Unlike imaginative stories by others that show characters struggling against their own sins, before growing and winning victories, and even unlike the Bible itself, it’s best to skip to the end and show characters who almost immediately attain moral prowess.
With or without explicit (pun intended) endorsement, this approach ensures that children — and you — accept a view that human nature is inherently good, and only corrupted by outside Things. This concept is Biblical, approved by most of church history and Scripturally solid theologians over the centuries, and is favored by Jesus Himself (Mark 7).
4. Give children only poorly written books.
Let us say that you — contrary to the above recommendations — are more open a parent than others. You even don’t mind your children reading fantasy and sci-fi, including the currently trendy “dystopian” or “post-apocalyptic” genres. You may even go so far as to “screen” books for children, helping them to practice Biblical discernment and enjoyment as they read (though this seems a drastic and unnecessary step). Given these practices, then, it is crucial to read these books only for their authors’ or publishers’ credibility, endorsements by others, or perhaps moral themes (see no. 3, above), and not for the skill and artistry of the story behind told. After all, God in His own Story made it clear that He cared little about beauty and craft, or how His Story was told, only that it was told at all.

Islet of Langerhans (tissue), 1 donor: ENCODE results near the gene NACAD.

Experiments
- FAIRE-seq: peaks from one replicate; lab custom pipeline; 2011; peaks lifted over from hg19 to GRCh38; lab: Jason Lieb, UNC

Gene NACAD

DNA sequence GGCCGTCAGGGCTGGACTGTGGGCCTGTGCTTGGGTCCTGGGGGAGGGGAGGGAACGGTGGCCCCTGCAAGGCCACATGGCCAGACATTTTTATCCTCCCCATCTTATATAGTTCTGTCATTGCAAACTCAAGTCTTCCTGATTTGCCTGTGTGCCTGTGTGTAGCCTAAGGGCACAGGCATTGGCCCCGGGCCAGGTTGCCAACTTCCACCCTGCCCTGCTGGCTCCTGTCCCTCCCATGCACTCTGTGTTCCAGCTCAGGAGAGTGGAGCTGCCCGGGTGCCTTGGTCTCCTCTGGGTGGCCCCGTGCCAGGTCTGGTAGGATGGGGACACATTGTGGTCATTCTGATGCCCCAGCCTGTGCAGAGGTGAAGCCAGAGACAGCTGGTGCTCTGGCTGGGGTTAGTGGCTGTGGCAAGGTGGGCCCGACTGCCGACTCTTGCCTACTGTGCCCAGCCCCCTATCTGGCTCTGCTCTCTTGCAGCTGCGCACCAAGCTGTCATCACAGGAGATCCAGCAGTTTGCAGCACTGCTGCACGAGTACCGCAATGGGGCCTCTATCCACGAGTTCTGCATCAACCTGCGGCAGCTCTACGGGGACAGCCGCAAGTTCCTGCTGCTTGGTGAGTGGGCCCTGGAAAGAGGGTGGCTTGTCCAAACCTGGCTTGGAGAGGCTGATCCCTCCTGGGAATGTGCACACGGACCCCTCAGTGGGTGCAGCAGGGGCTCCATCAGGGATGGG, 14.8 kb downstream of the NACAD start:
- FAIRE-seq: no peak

5. Teach children to love reading using only your words, not actions.
My wife recalls meeting a parent determined to teach her children to love reading. On her own reading table, however, were only a couple of magazines. This practice is pivotal. To make sure your children suspect reading is an ultimately useless practice, you can do no better than to use only words and not actions to encourage your children to read.
This way you will surely instill this lifelong belief: that reading books is for children.
Some may object that even busy parents should make time for reading, first the true Story by the ultimate Author, but also works of nonfiction and imaginative fiction. In an age of audiobooks and reading software on smartphones, fewer excuses exist not to read. But this is also unnecessary. Parents should focus only on running their own child-assembly lines.
Conclusion: crucial redefinitions for ruining your child’s love of reading.
We can’t guarantee perfect results. Every child is different, and it may be that your child grows to develop a love for imagination-driven joy in God (and thus increased love and joy in Christ alone) despite your best efforts. Therefore it’s vital to redefine these terms:
“Humility”: holding yourself above a story to use its Parts for other life goals.
“Good theology”: ignoring the Bible’s genres of revelation, and/or adding to its commands.
“Building character”: implicit refusal to enjoy losing yourself in God’s creation as reflected in the subcreations of stories, leading to imagination-driven wonder that leads to worship.